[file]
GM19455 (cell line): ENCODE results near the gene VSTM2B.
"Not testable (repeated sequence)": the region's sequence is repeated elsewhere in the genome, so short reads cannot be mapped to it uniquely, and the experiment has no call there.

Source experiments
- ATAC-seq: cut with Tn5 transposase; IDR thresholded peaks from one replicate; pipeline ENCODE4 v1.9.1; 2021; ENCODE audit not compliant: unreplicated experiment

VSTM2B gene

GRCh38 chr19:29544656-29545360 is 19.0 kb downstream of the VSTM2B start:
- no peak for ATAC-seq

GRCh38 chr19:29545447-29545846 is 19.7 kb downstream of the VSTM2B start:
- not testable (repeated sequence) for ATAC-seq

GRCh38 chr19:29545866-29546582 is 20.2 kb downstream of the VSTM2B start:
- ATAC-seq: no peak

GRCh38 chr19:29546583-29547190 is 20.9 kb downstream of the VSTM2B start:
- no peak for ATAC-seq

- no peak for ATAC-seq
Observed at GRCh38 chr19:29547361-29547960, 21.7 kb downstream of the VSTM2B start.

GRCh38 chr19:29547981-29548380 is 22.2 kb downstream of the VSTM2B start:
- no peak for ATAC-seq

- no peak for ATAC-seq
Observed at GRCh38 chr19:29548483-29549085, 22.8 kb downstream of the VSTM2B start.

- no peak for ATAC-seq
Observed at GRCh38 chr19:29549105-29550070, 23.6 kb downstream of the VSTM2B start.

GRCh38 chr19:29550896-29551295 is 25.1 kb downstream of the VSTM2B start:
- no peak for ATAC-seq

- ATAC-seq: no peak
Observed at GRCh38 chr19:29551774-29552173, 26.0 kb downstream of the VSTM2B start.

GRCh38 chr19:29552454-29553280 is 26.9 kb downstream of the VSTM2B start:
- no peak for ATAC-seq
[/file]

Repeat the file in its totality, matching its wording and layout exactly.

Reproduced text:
GM19455 (cell line): ENCODE results near the gene VSTM2B.
"Not testable (repeated sequence)": the region's sequence is repeated elsewhere in the genome, so short reads cannot be mapped to it uniquely, and the experiment has no call there.

Source experiments
- ATAC-seq: cut with Tn5 transposase; IDR thresholded peaks from one replicate; pipeline ENCODE4 v1.9.1; 2021; ENCODE audit not compliant: unreplicated experiment

VSTM2B gene

GRCh38 chr19:29544656-29545360 is 19.0 kb downstream of the VSTM2B start:
- no peak for ATAC-seq

GRCh38 chr19:29545447-29545846 is 19.7 kb downstream of the VSTM2B start:
- not testable (repeated sequence) for ATAC-seq

GRCh38 chr19:29545866-29546582 is 20.2 kb downstream of the VSTM2B start:
- ATAC-seq: no peak

GRCh38 chr19:29546583-29547190 is 20.9 kb downstream of the VSTM2B start:
- no peak for ATAC-seq

- no peak for ATAC-seq
Observed at GRCh38 chr19:29547361-29547960, 21.7 kb downstream of the VSTM2B start.

GRCh38 chr19:29547981-29548380 is 22.2 kb downstream of the VSTM2B start:
- no peak for ATAC-seq

- no peak for ATAC-seq
Observed at GRCh38 chr19:29548483-29549085, 22.8 kb downstream of the VSTM2B start.

- no peak for ATAC-seq
Observed at GRCh38 chr19:29549105-29550070, 23.6 kb downstream of the VSTM2B start.

GRCh38 chr19:29550896-29551295 is 25.1 kb downstream of the VSTM2B start:
- no peak for ATAC-seq

- ATAC-seq: no peak
Observed at GRCh38 chr19:29551774-29552173, 26.0 kb downstream of the VSTM2B start.

GRCh38 chr19:29552454-29553280 is 26.9 kb downstream of the VSTM2B start:
- no peak for ATAC-seq